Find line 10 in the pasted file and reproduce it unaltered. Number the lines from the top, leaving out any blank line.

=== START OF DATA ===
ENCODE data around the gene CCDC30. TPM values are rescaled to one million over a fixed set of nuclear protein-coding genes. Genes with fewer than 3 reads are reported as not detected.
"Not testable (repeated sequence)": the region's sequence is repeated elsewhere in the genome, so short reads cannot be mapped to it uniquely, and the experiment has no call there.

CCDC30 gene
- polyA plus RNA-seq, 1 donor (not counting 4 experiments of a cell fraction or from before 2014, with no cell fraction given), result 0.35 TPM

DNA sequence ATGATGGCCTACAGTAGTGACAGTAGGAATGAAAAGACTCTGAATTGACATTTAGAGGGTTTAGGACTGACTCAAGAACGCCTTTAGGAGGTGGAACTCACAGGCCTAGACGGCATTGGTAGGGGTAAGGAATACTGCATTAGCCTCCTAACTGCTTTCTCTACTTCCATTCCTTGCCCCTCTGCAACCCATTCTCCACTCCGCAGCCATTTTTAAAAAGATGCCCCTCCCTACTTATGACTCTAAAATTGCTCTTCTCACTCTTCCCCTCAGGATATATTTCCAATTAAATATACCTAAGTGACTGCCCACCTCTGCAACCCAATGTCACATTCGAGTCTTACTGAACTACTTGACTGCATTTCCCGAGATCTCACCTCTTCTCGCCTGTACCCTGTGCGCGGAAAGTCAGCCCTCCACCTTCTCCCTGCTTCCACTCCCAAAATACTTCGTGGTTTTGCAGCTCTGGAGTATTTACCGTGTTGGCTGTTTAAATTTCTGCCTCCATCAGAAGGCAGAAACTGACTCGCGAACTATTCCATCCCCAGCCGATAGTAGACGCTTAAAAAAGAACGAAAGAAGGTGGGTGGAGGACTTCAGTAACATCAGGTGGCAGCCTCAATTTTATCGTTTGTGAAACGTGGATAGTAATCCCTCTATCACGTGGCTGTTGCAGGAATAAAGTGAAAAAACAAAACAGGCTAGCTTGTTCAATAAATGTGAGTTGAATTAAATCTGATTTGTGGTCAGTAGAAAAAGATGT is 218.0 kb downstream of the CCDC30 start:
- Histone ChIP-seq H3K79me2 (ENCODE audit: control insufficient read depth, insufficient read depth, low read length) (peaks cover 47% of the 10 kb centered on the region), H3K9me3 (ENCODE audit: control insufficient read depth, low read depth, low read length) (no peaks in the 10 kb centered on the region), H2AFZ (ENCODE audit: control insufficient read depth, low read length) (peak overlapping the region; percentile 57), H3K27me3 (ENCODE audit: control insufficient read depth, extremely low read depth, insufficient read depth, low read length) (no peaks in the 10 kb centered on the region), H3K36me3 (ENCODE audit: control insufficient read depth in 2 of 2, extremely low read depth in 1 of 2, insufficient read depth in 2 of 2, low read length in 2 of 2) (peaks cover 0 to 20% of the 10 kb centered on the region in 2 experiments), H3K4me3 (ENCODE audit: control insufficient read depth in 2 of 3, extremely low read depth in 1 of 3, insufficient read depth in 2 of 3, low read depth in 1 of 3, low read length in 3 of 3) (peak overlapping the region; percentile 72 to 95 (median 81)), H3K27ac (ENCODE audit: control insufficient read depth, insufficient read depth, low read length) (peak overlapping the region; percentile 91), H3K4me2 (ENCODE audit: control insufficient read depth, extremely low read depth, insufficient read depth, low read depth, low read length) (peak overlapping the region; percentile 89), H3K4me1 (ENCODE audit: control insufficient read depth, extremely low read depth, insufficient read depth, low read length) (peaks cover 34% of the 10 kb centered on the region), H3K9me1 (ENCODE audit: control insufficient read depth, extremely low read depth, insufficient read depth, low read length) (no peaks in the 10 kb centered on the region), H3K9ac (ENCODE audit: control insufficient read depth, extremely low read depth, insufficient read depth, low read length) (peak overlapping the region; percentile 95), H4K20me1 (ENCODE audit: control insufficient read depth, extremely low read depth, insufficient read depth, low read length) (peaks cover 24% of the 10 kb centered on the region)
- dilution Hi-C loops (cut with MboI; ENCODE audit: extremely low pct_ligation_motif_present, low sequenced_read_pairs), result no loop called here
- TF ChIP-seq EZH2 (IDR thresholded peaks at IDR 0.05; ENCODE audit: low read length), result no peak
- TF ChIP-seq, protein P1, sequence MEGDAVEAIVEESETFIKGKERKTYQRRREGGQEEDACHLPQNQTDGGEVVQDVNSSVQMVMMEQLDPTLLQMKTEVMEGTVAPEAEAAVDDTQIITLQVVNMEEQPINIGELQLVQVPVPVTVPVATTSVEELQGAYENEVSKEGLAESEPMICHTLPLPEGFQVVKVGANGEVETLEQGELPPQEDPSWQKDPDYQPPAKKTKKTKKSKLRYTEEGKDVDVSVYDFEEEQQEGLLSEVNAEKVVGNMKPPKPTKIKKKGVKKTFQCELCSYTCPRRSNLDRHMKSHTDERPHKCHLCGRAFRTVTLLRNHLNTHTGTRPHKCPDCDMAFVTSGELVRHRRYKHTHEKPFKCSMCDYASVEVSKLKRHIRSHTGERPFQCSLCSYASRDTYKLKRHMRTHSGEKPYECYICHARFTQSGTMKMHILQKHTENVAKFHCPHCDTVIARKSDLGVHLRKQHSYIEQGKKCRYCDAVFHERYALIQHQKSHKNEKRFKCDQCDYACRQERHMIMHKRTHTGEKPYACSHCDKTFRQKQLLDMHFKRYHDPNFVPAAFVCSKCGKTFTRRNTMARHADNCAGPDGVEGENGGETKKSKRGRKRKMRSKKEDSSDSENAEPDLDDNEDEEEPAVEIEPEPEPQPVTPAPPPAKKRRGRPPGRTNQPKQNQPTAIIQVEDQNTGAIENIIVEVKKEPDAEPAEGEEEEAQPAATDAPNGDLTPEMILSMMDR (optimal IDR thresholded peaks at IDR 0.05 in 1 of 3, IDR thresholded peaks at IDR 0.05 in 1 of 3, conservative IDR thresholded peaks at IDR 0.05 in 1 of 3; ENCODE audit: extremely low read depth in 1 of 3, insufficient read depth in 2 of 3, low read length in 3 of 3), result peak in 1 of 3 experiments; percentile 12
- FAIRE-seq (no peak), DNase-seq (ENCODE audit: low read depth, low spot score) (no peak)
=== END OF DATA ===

- FAIRE-seq (no peak), DNase-seq (ENCODE audit: low read depth, low spot score) (no peak)